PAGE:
More competition for scalable quantum computer solutions.
NEC Corporation, Japan Science and Technology Agency (JST) and the Institute of Physical and Chemical Research (RIKEN) have together successfully demonstrated the world’s first quantum bit (qubit) circuit that can control the strength of coupling between qubits. Technology achieving control of the coupling strength between qubits is vital to the realization of a practical quantum computer, and has been long awaited in the scientific field.
NEC, JST, and RIKEN have already announced successful development of key technologies for the world’s first solid-state qubit and the world’s first two-qubit logic gate, based on solid-state technology that excels in its ability to integrate qubits. Following these achievements, the research group addressed the controllable coupling of qubits as the next logical step in realization of a practical quantum computer. Their new research result represents the world’s first successful demonstration of controllably coupled qubits.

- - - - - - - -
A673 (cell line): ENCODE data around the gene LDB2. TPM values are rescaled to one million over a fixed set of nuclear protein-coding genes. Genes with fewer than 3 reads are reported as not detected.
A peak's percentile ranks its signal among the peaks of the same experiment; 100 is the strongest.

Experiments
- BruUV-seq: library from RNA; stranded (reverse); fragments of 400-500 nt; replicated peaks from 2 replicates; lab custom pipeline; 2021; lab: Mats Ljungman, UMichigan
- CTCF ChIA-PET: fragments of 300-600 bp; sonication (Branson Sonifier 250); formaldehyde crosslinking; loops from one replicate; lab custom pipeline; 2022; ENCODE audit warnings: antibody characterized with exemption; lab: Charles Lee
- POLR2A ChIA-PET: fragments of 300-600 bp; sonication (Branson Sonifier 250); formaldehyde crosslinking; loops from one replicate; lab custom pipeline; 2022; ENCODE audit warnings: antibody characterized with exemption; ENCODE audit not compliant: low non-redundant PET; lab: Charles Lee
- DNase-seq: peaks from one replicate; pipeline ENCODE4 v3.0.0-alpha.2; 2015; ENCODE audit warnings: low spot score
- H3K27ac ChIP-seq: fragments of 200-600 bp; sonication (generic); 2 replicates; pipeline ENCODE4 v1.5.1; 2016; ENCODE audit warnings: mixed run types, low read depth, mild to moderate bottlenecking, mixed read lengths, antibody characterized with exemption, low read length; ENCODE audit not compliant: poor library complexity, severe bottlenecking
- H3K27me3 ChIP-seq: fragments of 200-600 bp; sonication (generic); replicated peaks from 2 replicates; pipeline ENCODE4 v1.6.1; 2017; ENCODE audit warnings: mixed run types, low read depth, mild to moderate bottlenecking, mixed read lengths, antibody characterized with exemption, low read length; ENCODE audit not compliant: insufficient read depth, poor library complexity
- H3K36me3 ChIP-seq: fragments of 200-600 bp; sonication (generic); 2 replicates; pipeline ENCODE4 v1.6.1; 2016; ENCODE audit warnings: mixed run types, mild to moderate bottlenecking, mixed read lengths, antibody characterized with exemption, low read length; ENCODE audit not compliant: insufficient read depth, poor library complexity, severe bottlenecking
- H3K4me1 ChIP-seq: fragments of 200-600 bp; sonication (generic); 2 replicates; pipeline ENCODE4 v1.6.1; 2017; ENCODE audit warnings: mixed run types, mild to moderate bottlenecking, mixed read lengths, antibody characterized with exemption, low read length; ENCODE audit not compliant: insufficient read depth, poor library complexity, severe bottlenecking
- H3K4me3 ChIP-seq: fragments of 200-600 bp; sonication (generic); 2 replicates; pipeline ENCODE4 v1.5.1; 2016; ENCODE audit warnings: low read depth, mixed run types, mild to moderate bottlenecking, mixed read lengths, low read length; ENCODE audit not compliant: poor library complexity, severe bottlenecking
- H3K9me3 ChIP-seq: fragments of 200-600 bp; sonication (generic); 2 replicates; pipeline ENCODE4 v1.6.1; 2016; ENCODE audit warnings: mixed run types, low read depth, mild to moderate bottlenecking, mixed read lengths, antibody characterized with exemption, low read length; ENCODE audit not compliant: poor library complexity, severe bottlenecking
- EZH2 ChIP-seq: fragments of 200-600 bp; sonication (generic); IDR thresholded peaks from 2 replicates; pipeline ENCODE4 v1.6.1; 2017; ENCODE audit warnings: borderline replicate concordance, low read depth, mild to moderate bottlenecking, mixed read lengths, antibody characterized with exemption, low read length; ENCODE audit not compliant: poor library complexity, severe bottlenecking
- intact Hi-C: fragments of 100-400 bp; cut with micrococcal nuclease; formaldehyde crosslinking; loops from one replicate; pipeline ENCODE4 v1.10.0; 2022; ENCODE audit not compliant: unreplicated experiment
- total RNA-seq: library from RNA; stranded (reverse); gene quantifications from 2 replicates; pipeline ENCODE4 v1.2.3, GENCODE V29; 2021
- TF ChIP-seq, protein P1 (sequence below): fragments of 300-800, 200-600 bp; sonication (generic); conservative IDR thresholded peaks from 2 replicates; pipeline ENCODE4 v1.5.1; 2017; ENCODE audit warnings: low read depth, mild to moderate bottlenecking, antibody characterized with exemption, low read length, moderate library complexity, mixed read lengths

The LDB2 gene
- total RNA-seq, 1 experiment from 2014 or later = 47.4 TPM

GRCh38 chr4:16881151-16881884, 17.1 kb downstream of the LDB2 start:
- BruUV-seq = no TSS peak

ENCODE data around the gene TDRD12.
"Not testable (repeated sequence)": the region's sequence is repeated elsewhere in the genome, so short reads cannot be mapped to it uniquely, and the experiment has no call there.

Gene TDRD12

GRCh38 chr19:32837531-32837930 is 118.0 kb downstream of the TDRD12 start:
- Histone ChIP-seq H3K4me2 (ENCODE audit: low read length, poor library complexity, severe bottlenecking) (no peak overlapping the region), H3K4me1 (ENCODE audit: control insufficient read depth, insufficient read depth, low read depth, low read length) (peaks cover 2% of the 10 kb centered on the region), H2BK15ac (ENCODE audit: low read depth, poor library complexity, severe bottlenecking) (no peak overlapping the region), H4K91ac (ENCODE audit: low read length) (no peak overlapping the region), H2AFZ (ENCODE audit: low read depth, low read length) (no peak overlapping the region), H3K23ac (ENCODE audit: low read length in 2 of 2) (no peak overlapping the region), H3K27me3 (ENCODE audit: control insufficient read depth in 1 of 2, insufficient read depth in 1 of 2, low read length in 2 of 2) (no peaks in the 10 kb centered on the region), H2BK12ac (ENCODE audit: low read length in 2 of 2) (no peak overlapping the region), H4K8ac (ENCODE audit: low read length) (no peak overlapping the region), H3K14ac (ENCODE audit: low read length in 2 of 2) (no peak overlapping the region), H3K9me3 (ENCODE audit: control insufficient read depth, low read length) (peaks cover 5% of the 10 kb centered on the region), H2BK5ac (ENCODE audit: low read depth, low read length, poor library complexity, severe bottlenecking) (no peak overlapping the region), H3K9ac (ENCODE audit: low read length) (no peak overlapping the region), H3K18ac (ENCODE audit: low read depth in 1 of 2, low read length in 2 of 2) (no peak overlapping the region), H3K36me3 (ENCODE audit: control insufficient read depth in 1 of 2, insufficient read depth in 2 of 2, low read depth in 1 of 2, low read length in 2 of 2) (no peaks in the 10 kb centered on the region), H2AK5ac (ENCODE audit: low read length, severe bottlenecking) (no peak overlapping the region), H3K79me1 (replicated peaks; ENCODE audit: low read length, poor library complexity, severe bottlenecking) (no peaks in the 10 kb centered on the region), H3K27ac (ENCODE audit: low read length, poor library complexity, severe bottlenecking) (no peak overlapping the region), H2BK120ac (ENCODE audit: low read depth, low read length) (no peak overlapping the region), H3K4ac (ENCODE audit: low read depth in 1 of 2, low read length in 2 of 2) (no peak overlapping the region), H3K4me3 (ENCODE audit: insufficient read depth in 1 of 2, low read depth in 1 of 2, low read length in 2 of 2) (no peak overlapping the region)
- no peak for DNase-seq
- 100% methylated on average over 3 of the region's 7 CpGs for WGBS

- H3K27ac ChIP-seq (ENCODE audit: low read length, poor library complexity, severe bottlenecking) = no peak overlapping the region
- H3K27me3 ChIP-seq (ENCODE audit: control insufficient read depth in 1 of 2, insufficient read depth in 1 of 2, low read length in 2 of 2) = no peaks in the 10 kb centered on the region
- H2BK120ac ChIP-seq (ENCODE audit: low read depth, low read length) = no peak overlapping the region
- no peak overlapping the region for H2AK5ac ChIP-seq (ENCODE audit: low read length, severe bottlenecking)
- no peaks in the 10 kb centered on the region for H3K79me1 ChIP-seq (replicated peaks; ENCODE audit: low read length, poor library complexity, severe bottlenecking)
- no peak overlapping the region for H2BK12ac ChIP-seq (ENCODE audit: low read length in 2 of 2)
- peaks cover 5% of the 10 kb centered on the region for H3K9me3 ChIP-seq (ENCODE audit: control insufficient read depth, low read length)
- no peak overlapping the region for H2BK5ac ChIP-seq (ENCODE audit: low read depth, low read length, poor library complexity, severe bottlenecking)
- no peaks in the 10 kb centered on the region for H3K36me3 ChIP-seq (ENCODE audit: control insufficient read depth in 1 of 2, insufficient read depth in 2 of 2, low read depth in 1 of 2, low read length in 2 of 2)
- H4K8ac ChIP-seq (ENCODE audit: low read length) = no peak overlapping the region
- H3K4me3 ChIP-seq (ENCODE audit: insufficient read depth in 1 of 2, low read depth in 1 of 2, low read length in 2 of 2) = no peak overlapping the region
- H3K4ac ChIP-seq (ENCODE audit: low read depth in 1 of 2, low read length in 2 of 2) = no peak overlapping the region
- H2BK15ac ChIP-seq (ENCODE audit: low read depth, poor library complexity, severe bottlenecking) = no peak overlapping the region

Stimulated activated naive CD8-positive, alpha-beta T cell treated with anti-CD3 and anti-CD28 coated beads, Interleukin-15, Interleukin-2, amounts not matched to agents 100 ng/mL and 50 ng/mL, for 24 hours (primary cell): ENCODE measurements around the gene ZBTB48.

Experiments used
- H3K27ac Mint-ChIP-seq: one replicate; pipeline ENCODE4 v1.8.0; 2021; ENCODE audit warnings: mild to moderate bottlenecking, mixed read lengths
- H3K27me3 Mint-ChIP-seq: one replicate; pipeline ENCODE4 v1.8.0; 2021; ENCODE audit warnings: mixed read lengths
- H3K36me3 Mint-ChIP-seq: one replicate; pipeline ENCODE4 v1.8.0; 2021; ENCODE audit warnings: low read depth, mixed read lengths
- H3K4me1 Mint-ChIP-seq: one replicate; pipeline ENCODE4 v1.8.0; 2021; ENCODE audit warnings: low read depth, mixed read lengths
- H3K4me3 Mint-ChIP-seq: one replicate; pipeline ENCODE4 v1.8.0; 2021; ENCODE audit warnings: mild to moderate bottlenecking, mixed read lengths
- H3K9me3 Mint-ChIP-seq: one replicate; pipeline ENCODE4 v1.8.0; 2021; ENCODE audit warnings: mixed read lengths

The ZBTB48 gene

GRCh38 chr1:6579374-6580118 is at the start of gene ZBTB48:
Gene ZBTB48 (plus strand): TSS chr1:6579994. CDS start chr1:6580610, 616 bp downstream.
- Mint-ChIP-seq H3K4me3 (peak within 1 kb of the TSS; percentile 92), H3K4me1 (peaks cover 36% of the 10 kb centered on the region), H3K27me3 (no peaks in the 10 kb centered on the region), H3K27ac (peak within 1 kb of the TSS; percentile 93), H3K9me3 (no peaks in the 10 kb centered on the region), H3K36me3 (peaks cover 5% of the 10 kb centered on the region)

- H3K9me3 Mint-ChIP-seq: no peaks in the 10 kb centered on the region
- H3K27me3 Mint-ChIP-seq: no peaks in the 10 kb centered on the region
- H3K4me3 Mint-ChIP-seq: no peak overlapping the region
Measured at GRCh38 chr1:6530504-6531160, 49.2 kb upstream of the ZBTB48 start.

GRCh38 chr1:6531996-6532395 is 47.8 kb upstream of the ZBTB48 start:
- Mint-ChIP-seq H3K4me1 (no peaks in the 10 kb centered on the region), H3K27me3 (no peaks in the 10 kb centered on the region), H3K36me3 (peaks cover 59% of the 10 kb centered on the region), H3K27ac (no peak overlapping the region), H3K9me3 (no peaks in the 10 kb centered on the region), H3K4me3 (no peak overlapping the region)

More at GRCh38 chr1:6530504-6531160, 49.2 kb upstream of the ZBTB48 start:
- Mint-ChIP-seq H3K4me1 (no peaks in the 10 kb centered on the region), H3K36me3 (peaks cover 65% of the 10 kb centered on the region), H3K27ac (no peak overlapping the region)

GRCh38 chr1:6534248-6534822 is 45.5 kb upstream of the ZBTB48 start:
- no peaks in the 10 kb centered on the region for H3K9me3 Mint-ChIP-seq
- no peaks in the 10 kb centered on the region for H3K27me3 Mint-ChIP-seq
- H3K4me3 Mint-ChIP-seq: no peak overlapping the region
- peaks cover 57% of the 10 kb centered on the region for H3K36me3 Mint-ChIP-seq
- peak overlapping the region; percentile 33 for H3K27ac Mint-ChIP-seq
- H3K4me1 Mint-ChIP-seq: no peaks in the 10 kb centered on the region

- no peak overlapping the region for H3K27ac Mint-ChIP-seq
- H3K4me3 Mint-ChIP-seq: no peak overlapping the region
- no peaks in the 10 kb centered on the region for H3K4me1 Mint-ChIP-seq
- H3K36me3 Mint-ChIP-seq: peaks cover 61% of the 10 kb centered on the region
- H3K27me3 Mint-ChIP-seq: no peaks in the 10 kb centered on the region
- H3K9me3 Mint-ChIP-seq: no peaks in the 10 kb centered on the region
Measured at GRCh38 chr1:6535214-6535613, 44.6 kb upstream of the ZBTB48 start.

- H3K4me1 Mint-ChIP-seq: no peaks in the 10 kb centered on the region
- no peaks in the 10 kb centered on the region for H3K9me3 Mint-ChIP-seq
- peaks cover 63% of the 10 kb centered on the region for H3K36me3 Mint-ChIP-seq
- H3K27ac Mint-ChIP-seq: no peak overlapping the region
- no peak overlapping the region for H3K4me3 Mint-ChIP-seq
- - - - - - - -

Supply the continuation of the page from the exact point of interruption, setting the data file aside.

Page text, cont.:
To date, the coupling of qubits has been difficult to control. In order to realize this control, the research group devised an original mechanism that employs another qubit in between the two qubits for coupling. The coupling qubit functions as a non-linear transformer that is able to turn on and off the magnetic coupling between the two qubits, and on/off control is achieved simply by inputting a microwave. Moreover, coupling operation has been achieved without shortening the lifetime of each qubit. Scalability is also realized through the repetition of coupled two-qubit units – a feature necessary for future quantum computers.
To demonstrate the operation feasibility of the controllable coupling scheme, the research group employed a coupled two-qubit system, the smallest quantum logic unit, to carry out a multi-quantum control experiment involving the turning on and off of the coupling. As a result, a simple quantum protocol has been successfully demonstrated, allowing controllable coupling for the execution of quantum algorithms.
In the near future, NEC, JST, and RIKEN, plan to implement a larger-scale, more elaborate quantum computation, aiming for the realization of a practical quantum computer.